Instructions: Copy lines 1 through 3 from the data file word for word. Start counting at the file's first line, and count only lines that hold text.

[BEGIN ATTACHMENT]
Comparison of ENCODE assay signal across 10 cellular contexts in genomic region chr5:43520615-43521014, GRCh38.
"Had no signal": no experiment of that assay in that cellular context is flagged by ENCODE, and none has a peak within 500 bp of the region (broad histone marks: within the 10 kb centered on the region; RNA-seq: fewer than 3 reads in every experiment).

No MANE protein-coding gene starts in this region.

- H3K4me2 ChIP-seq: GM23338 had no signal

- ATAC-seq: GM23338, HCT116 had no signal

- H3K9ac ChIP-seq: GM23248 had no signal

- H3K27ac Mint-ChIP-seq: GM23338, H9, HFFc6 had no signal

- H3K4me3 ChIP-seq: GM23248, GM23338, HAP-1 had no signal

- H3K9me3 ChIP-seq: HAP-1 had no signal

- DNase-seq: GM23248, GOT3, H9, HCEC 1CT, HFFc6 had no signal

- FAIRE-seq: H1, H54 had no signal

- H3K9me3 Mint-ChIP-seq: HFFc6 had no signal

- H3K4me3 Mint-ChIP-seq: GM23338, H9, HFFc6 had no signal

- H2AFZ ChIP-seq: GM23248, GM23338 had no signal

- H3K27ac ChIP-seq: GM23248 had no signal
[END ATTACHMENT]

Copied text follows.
Comparison of ENCODE assay signal across 10 cellular contexts in genomic region chr5:43520615-43521014, GRCh38.
"Had no signal": no experiment of that assay in that cellular context is flagged by ENCODE, and none has a peak within 500 bp of the region (broad histone marks: within the 10 kb centered on the region; RNA-seq: fewer than 3 reads in every experiment).

No MANE protein-coding gene starts in this region.